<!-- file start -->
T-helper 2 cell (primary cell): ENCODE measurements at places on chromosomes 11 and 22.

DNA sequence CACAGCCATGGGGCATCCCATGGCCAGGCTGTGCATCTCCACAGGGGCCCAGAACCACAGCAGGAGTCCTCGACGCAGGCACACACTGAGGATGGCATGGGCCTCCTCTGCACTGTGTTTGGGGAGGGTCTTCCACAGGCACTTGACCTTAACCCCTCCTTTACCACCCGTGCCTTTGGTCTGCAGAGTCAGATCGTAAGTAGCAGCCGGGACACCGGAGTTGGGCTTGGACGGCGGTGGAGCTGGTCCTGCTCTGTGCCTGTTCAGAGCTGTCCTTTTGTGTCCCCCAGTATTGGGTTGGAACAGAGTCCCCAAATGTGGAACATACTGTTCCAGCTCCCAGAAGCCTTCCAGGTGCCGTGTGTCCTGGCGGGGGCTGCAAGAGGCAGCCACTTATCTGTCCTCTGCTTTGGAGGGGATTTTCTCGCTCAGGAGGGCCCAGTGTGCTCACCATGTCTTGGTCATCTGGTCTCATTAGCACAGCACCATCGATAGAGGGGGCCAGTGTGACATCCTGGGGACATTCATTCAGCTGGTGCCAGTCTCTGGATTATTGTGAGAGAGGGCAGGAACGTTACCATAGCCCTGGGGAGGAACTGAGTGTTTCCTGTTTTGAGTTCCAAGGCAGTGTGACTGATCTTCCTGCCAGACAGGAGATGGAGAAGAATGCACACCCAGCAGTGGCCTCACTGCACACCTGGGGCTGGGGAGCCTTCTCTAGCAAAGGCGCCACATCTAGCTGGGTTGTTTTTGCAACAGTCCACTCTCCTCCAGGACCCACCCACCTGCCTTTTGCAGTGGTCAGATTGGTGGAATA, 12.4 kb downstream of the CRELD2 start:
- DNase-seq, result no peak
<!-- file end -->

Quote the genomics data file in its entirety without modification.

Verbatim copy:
T-helper 2 cell (primary cell): ENCODE measurements at places on chromosomes 11 and 22.

DNA sequence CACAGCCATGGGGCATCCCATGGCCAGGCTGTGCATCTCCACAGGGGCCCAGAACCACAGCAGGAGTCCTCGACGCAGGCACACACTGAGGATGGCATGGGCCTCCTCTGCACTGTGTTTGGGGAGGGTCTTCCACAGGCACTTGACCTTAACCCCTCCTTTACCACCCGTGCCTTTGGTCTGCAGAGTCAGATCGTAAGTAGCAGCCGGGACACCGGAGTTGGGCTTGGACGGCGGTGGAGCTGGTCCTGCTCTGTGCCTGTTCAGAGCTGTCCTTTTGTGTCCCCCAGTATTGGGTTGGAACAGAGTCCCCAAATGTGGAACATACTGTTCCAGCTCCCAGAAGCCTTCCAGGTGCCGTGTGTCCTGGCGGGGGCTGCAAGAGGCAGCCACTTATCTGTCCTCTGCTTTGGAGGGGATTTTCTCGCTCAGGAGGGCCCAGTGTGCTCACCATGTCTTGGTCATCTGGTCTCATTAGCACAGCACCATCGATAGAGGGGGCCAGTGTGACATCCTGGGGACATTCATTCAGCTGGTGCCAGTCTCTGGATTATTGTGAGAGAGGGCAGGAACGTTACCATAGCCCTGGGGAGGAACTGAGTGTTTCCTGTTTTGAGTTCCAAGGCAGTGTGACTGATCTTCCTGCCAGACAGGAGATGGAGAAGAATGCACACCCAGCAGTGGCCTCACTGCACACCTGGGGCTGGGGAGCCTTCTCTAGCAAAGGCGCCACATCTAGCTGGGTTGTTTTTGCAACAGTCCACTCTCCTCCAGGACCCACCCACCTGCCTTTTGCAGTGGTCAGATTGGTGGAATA, 12.4 kb downstream of the CRELD2 start:
- DNase-seq, result no peak